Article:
But it is very important for them to feel comfortable, happy, and productive in the office. The physical workspace is an important pillar of the overall employee experience, which is a top priority for most HR managers and leaders in current times.
By preparing your new employees beforehand for what they can expect – e.g., sanitized common spaces or periodic temperature checks – you will be creating a sense of familiarity with the office before DayOne 2.0. This will help them feel more confident and in control of their day.Furthermore, re-onboarding is a good time for you to answer some of the most frequently and commonly asked questions so that employees are not scrambling toHR for every query. A well informed employee is a calm and happy employee.
4. (Re) Create a Sense of Belonging
New employees who were hired in 2020 have probably never met their colleagues offline, despite working with them for months in some cases.
For returning employees as well, it’s a huge adjustment as they try to re-establish the same camaraderie they shared with their colleagues before offices shut their doors.
With so many social and professional permutations in the mix, Day One 2.0 is quite likely to be a challenging day for all employees and many of them could struggle with forming personal connections and communicating well with their peers and managers.
A good re-onboarding plan which includes preplanned meetings and catchups or a basic list of to-dos for everyone, such as ‘Check in with IT by Friday’ or ‘Pick up your Immunity gift kit from reception when you get in’ will help prepare your employees for what to expect.We all want to know that someone cares for us and has gone the extra mile to help us settle in.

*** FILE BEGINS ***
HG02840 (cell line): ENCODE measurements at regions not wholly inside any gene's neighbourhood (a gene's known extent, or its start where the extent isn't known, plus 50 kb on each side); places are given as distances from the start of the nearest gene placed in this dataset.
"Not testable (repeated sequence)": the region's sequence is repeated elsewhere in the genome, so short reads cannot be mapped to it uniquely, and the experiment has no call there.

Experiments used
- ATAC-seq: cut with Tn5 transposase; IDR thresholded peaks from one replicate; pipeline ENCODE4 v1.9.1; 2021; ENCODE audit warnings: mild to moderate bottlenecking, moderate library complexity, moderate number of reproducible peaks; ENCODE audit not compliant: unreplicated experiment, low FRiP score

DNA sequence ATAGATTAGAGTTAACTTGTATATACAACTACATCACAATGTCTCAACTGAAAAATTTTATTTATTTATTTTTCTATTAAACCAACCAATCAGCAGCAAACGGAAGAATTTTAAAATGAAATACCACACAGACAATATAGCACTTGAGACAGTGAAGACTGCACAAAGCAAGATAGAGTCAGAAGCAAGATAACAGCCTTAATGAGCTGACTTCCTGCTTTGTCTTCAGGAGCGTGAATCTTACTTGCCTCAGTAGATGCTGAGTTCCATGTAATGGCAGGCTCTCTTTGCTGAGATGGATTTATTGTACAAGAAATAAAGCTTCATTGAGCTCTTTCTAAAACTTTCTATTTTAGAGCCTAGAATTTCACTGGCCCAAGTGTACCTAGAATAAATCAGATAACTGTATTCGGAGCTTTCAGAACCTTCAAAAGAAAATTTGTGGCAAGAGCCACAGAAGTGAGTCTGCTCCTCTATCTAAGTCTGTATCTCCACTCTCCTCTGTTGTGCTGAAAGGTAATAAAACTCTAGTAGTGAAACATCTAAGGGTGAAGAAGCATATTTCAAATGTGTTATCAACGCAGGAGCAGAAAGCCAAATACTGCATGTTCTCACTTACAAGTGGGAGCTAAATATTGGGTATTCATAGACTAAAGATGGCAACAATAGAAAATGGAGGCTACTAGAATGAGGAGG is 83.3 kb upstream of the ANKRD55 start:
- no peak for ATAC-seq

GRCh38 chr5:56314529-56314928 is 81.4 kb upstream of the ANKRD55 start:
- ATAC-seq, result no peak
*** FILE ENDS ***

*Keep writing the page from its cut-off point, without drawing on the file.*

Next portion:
And the fact that high belonging has been linked to a whopping 56% increase in job performance, a 50% drop in turnover risk, and a 75%reduction in sick days is a rather compelling argument to focus on creating a sense of belonging for all your employees.
5. (Re) Engage With Your Employees
A recent study by Oracle and Workplace Intelligence found that ‘The COVID-19 pandemic has created the most stressful work year in people’s lives, negatively affecting the mental health of 78% of the global workforce.’
No surprises there.
Added to this is the stress of coming back to the office, adjusting to new protocols, making new friends at work and/ or reconnecting with old ones and trying to find their feet after more than a year of social isolation.
Just as the offices that they are returning to have changed, so have your employees. After more than a year of feeling disconnected, from their lives, loved ones, and often the Wi-Fi, your employees need to feel connected with their work and workplaces.
You need to re-engage with your employees to understand their needs, fears, limitations, and expectations, when they comeback to the office and a re-onboarding plan may be just the opening you need.
A re-onboarding plan that accounts for time devoted to conversations, discussions, and feedback will allow you to re-engage with your employees. Check in often, and if you can get feedback contextually, then even better – e.g., ‘What did you think of your Immunity kit?’. This will provide you with a wealth of information and insights, that can help make your business future ready.
Ultimately, a re-onboarding process is just as important as your onboarding experience. It shows them that you genuinely care about their well-being and happiness and have taken concrete steps to make their transition as smooth as possible.
And employees that feel valued and cared for, are more likely to stay loyal to the employer and give their best at work everyday.